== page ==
The intention of both the 1997 and 2003 law was that the differences between fee for service and capitated fee beneficiaries would reach parity over time and that has mostly been achieved, given that it can never literally be achieved without a major reform of Medicare because the Part C capitated fee in one year is based on the fee for service spending the previous year.
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Enrollment Period For Medicare Part B
Youre eligible to enroll in Medicare Part B during the seven-month period around your 65th birthdaybeginning three months before the month of your 65th birthday, including your birthday month, and lasting up to three months after. This is called your Initial Enrollment Period . Enrollment in Part B is automatic if you are receiving Social Security or Railroad Retirement Board benefits.
What Is The Part B Premium Reduction Benefit
When you’re enrolled in Medicare Part B, you must pay a monthly premium of $170.10. The giveback benefit, or Part B premium reduction, is when the Part C Medicare Advantage plan reduces the amount you pay toward that premium. Your reduction could range from less than $1 to the full premium amount.
Even though you’re paying less for the monthly premium, you don’t technically get money back. Instead, you just pay the reduced amount and are saving the amount you’d normally pay.
If your premium comes out of your Social Security check, your payment will reflect the lower amount. If you don’t pay that way, the giveback benefit would be credited to your monthly statement. Instead of paying the full $148.50, you’d only pay the amount with the giveback benefit included.
For example, if you typically pay $170.10 per month but your MA plan’s giveback benefit is $50, you don’t get $50 back each month. Instead, you’d only pay $120.10 per month, keeping that $50 in your wallet. If your plan offers a full $170.10 refund, you wouldn’t have a Part B monthly premium to pay.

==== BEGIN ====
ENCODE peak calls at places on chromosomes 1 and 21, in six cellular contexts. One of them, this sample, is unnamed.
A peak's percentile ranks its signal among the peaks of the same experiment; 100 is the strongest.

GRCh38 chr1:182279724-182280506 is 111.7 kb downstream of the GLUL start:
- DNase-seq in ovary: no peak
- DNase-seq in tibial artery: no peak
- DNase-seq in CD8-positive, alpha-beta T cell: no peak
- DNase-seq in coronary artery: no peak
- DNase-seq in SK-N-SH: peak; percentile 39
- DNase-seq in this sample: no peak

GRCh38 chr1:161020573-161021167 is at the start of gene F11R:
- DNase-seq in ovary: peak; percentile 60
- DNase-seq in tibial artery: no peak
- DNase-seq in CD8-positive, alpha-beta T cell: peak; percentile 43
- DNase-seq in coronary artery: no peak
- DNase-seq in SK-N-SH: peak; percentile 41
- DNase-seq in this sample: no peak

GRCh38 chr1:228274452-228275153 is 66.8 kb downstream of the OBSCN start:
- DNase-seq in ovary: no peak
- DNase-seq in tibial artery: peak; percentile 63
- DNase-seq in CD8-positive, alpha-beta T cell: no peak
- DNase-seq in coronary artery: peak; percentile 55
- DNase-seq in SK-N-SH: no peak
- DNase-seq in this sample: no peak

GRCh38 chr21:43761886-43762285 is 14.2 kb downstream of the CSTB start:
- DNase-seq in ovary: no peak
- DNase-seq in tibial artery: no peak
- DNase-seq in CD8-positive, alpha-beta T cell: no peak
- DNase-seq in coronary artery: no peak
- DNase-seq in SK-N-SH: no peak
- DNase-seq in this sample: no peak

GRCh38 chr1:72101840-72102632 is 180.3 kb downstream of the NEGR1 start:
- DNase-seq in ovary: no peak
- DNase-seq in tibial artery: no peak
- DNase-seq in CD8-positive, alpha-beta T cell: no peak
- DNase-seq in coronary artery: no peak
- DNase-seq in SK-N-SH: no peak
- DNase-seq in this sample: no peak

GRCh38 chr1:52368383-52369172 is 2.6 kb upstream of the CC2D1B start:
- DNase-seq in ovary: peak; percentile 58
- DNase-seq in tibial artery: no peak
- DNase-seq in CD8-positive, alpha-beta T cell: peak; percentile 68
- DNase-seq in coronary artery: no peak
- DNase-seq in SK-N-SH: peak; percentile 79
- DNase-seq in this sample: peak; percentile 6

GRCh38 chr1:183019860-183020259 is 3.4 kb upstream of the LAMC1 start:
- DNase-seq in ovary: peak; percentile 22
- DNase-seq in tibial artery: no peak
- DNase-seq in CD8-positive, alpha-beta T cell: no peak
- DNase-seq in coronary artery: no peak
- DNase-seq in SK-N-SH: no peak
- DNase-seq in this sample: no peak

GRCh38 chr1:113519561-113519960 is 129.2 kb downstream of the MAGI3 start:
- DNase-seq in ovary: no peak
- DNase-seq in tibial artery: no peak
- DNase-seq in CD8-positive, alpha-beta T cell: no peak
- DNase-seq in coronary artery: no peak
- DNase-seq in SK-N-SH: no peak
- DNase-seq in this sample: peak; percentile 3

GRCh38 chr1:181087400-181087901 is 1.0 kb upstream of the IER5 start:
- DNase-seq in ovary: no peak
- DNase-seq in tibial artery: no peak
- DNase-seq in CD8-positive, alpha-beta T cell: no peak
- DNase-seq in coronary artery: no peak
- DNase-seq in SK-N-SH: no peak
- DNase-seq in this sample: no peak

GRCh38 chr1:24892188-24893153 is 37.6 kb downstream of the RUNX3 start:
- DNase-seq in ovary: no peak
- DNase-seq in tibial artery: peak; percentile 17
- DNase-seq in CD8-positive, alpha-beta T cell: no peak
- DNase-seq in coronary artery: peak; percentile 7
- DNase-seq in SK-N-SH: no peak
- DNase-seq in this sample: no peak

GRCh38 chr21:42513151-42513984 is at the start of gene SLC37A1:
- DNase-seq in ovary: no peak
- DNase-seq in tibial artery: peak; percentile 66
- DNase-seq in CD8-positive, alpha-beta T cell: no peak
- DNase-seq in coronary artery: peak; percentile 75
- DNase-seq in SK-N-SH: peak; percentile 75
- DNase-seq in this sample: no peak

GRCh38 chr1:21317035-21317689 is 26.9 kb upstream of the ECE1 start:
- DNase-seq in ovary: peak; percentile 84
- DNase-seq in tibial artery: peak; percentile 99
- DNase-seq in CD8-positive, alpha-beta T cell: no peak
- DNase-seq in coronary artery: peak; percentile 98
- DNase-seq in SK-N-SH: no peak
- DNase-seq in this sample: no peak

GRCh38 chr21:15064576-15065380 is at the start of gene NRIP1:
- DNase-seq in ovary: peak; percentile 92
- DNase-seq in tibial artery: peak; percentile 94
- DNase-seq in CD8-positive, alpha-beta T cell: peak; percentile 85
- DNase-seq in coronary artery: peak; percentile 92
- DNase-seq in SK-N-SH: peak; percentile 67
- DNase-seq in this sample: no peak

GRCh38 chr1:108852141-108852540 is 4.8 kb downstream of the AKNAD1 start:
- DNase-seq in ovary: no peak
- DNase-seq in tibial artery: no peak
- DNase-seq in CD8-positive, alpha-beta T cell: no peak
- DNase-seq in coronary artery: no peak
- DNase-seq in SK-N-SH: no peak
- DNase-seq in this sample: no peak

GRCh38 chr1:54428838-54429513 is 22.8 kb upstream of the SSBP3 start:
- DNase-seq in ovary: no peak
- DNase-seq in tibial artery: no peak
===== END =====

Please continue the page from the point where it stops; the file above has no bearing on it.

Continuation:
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Costs And Funding Challenges
Over the long-term, Medicare faces significant financial challenges because of rising overall health care costs, increasing enrollment as the population ages, and a decreasing ratio of workers to enrollees. Total Medicare spending is projected to increase from $523 billion in 2010 to around $900 billion by 2020. From 2010 to 2030, Medicare enrollment is projected to increase dramatically, from 47 million to 79 million, and the ratio of workers to enrollees is expected to decrease from 3.7 to 2.4. However, the ratio of workers to retirees has declined steadily for decades, and social insurance systems have remained sustainable due to rising worker productivity. There is some evidence that productivity gains will continue to offset demographic trends in the near future.
The Congressional Budget Office wrote in 2008 that “future growth in spending per beneficiary for Medicare and Medicaidthe federal government’s major health care programswill be the most important determinant of long-term trends in federal spending. Changing those programs in ways that reduce the growth of costswhich will be difficult, in part because of the complexity of health policy choicesis ultimately the nation’s central long-term challenge in setting federal fiscal policy.”
Around 40% Of Medicare Advantage Plans Have No Monthly Premium But Did You Know Some Plans Actually Reduce Your Part B Premium
The Medicare giveback benefit, or Part B premium reduction plan, is becoming more available and popular among beneficiaries. Though not an official Medicare program, this benefit is offered by some Medicare Advantage plans and covers some or all of your Part B monthly premium .
While not all plans offer this benefit, it’s possible to find one where you’d pay a reduced premium amount up to $170. This can help maximize your savings while on Medicare, though there are a number of considerations when deciding if these plans are right for you. Read on to learn more about the giveback benefit and how you could qualify.
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Does Medicare Cover Ambulance Service
On average, 80% of your ambulance service costs are covered by Medicare. This includes both emergency and non-emergency services, such as transportation for end-stage renal disease. Medicare pays 80% of the Medicare-approved costs after youve satisfied any deductibles your plan requires.